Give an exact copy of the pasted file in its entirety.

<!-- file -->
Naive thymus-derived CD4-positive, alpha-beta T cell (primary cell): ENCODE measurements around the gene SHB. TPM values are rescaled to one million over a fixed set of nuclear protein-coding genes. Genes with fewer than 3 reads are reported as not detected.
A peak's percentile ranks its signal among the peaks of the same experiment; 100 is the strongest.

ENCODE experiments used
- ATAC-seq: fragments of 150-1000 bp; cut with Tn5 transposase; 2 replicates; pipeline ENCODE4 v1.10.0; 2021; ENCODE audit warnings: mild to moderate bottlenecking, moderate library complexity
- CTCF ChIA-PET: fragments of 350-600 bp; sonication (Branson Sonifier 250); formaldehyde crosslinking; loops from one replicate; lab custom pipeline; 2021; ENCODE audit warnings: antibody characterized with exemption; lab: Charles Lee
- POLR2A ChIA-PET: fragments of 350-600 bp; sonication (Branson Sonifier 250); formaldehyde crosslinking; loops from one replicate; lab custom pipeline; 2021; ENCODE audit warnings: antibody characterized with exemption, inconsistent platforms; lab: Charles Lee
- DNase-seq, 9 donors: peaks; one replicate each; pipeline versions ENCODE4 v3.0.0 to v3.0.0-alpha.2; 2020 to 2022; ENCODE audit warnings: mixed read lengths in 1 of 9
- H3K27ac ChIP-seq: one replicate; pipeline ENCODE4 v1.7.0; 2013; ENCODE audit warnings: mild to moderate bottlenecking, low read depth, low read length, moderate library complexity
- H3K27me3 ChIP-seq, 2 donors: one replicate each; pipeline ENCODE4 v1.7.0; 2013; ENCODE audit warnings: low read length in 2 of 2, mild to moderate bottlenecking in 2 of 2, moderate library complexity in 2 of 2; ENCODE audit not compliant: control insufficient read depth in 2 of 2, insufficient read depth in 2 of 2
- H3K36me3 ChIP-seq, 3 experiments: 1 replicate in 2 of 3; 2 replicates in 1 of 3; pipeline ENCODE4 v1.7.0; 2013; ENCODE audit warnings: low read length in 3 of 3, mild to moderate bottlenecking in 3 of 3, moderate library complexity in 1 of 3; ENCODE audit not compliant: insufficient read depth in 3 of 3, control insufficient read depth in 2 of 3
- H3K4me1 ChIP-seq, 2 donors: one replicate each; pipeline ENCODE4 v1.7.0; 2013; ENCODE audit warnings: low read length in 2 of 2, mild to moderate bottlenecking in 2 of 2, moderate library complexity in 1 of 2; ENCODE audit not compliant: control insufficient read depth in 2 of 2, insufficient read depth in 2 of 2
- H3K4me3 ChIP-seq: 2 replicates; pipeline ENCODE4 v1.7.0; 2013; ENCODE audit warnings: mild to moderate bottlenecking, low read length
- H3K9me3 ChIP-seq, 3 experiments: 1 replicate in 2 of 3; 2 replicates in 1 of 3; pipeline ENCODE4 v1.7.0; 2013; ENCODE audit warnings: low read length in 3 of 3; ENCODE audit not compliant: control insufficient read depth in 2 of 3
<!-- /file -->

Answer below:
Naive thymus-derived CD4-positive, alpha-beta T cell (primary cell): ENCODE measurements around the gene SHB. TPM values are rescaled to one million over a fixed set of nuclear protein-coding genes. Genes with fewer than 3 reads are reported as not detected.
A peak's percentile ranks its signal among the peaks of the same experiment; 100 is the strongest.

ENCODE experiments used
- ATAC-seq: fragments of 150-1000 bp; cut with Tn5 transposase; 2 replicates; pipeline ENCODE4 v1.10.0; 2021; ENCODE audit warnings: mild to moderate bottlenecking, moderate library complexity
- CTCF ChIA-PET: fragments of 350-600 bp; sonication (Branson Sonifier 250); formaldehyde crosslinking; loops from one replicate; lab custom pipeline; 2021; ENCODE audit warnings: antibody characterized with exemption; lab: Charles Lee
- POLR2A ChIA-PET: fragments of 350-600 bp; sonication (Branson Sonifier 250); formaldehyde crosslinking; loops from one replicate; lab custom pipeline; 2021; ENCODE audit warnings: antibody characterized with exemption, inconsistent platforms; lab: Charles Lee
- DNase-seq, 9 donors: peaks; one replicate each; pipeline versions ENCODE4 v3.0.0 to v3.0.0-alpha.2; 2020 to 2022; ENCODE audit warnings: mixed read lengths in 1 of 9
- H3K27ac ChIP-seq: one replicate; pipeline ENCODE4 v1.7.0; 2013; ENCODE audit warnings: mild to moderate bottlenecking, low read depth, low read length, moderate library complexity
- H3K27me3 ChIP-seq, 2 donors: one replicate each; pipeline ENCODE4 v1.7.0; 2013; ENCODE audit warnings: low read length in 2 of 2, mild to moderate bottlenecking in 2 of 2, moderate library complexity in 2 of 2; ENCODE audit not compliant: control insufficient read depth in 2 of 2, insufficient read depth in 2 of 2
- H3K36me3 ChIP-seq, 3 experiments: 1 replicate in 2 of 3; 2 replicates in 1 of 3; pipeline ENCODE4 v1.7.0; 2013; ENCODE audit warnings: low read length in 3 of 3, mild to moderate bottlenecking in 3 of 3, moderate library complexity in 1 of 3; ENCODE audit not compliant: insufficient read depth in 3 of 3, control insufficient read depth in 2 of 3
- H3K4me1 ChIP-seq, 2 donors: one replicate each; pipeline ENCODE4 v1.7.0; 2013; ENCODE audit warnings: low read length in 2 of 2, mild to moderate bottlenecking in 2 of 2, moderate library complexity in 1 of 2; ENCODE audit not compliant: control insufficient read depth in 2 of 2, insufficient read depth in 2 of 2
- H3K4me3 ChIP-seq: 2 replicates; pipeline ENCODE4 v1.7.0; 2013; ENCODE audit warnings: mild to moderate bottlenecking, low read length
- H3K9me3 ChIP-seq, 3 experiments: 1 replicate in 2 of 3; 2 replicates in 1 of 3; pipeline ENCODE4 v1.7.0; 2013; ENCODE audit warnings: low read length in 3 of 3; ENCODE audit not compliant: control insufficient read depth in 2 of 3